“We’re a multidimensional population with multi concerns about society,” Miguel Tinker Salas, a professor of history and Latinx studies at Pomona College, tells me. “They have to be addressed. You have to earn the trust. You can’t expect it.”

 

Nowhere was this disparity of politics more clear than in Arizona and Florida. Trump won Florida with more than half of the Cuban-American base voted for him. However, Biden won Arizona with 70 percent support of Latinx voters, who are largely of Mexican descent. Trump’s campaign painted Biden as a socialist and communist in Florida through Spanish-language ads, a smart move to appeal to the state’s Cubans and Venezuelans who fear communism from their own histories. In Arizona, the Mexican population was likely drawn to Biden’s working-class agenda, Tinker Salas explains. The intricacies of why who voted which way or the other are complex, but one thing is clear.

 

“The Latino population should not be taken for granted,” Tinker Salas says. “They should be viewed as a mosaic, not as a monolith, and there have to be concrete efforts to mobilize that population—and not just during the election cycle.”

 

This is especially important to the climate movement, which needs support not only at the executive level but at the legislative level if it plans to ever see proposals such as the Green New Deal (or anything remotely close) pass. Across the U.S., Latinx voters of all backgrounds have experienced the scathing impacts of a warming world in recent weeks: from wildfires in the West to hurricanes in the South.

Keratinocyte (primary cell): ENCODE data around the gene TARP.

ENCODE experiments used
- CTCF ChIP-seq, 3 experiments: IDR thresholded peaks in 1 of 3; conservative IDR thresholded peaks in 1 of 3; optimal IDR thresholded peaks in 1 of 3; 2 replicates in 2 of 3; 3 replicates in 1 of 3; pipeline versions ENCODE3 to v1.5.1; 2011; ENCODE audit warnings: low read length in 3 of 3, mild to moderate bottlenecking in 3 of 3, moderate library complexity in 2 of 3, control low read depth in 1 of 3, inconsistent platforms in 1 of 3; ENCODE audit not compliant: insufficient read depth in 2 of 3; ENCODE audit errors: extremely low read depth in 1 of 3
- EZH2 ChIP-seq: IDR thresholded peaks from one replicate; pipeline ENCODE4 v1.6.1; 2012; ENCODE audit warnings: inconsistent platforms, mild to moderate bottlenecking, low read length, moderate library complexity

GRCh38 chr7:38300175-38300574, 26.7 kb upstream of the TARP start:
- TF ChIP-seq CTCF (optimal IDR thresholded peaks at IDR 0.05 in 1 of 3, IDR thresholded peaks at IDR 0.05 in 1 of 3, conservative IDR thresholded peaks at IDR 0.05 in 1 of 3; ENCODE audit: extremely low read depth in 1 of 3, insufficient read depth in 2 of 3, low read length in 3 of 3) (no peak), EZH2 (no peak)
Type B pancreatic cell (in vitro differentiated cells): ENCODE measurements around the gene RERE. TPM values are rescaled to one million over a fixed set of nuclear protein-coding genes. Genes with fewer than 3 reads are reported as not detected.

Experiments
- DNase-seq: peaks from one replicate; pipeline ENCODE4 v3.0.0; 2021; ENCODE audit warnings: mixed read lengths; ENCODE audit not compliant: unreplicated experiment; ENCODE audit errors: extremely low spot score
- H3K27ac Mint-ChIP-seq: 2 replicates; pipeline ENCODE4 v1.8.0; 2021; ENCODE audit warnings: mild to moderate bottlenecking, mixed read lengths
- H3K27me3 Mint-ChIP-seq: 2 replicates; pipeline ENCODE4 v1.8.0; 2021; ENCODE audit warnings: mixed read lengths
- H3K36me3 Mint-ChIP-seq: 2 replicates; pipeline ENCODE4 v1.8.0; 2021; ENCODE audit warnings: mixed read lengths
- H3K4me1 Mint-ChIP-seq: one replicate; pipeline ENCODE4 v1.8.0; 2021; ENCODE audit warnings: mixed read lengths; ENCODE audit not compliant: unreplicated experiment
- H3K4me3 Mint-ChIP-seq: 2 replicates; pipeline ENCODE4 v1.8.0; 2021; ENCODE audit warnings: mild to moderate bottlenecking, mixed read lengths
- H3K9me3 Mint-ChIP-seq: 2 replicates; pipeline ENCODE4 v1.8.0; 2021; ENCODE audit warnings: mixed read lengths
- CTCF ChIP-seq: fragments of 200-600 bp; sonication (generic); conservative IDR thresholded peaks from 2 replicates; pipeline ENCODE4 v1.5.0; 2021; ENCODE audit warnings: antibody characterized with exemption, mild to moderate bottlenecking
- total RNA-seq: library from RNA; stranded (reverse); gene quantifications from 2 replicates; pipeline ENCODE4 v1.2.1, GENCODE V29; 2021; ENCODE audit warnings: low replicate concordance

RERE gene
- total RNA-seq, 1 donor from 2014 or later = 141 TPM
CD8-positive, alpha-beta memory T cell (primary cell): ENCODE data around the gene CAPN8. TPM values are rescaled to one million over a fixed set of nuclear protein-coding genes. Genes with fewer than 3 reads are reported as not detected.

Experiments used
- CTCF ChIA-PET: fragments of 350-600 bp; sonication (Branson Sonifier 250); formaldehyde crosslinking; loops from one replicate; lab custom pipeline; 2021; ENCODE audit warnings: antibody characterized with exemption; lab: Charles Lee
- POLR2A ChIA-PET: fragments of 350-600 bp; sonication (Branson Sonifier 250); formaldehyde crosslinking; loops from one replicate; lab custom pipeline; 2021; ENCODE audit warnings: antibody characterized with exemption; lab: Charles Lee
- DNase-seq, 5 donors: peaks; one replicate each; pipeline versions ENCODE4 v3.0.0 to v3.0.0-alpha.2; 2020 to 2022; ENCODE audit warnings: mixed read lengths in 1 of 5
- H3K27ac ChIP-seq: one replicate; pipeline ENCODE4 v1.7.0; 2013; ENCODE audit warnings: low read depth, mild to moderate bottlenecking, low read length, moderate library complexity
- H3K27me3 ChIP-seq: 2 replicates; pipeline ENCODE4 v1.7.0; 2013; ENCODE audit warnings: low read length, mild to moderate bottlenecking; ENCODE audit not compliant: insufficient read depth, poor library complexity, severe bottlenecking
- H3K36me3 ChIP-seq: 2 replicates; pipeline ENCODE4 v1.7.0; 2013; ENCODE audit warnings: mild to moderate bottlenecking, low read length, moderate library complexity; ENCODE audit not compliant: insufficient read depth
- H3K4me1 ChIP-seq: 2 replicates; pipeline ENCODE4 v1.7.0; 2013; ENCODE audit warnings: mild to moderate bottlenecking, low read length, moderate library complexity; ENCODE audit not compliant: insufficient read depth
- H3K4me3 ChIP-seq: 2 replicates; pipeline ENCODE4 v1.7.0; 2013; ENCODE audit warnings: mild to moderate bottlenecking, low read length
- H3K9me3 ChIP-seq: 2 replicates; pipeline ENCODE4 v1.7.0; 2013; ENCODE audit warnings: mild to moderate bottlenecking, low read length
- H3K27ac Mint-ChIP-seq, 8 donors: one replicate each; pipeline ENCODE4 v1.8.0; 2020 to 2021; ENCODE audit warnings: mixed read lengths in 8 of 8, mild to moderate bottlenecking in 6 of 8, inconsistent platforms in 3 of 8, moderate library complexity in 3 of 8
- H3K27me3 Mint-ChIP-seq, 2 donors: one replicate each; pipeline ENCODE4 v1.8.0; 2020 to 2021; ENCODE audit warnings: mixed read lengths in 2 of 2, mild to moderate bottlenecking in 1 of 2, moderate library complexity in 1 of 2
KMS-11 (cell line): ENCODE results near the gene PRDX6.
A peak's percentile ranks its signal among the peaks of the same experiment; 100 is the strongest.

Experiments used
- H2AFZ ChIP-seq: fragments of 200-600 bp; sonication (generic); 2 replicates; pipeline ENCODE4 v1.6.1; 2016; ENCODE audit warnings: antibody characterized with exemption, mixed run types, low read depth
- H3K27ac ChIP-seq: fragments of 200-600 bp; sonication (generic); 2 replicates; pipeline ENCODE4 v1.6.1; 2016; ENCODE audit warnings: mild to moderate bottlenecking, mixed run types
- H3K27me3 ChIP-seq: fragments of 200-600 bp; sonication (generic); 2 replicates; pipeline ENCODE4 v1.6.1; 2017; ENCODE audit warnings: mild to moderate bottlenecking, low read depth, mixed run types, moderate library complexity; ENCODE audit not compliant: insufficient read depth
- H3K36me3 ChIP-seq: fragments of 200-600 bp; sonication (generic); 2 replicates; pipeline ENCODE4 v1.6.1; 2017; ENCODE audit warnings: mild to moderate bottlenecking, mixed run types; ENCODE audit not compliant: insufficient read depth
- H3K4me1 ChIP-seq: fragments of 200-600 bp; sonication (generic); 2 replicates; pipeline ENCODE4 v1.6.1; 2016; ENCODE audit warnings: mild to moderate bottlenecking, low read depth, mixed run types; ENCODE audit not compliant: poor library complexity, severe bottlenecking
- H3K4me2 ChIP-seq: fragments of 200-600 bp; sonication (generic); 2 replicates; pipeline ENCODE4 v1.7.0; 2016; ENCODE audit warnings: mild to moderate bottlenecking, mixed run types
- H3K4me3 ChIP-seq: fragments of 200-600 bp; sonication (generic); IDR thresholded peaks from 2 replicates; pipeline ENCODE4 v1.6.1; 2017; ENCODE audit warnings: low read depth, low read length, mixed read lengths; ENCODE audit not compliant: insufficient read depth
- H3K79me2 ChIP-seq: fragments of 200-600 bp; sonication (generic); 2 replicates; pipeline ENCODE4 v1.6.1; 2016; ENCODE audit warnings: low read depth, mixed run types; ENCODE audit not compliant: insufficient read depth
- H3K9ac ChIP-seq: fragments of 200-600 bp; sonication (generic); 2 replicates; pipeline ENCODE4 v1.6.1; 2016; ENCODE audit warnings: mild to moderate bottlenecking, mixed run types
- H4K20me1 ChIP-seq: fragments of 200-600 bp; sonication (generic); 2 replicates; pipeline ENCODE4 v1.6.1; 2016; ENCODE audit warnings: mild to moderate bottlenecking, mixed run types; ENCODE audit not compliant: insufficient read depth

This is an extremely “motivated” voter base, says GreenLatinos President Mark Magaña. That’s because we’re experiencing this crisis already. However, the inability to acknowledge the diversity that exists among Latinxs is hindering politicians from making Latinx voters better-informed climate voters.

 

“Any time you lump some group into a monolith, you always have ineffective messaging,” Magaña tells me.“We don’t eat the same food or dance to the same music. We don’t have the same traditions… There are different pushes and pulls that different communities have based on history and their country of origin, their socioeconomic status.”

 

Let this be a lesson learned. The Latinx U.S. population is only set to grow. Without its support, climate leaders will fail. However, they can’t expect Latinx voters to choose them—not without doing the important time-consuming work of building trust. That requires seeing us as more than simply the Latinx vote.

 

See us for what we actually are: an intricate tapestry of various skin colors, opinions, and needs. Show us you’ve got what it takes to save our sinking, flooding, or burning communities by getting to know us individually instead of lumping us all together. Because expecting our votes without putting in the effort just isn’t working.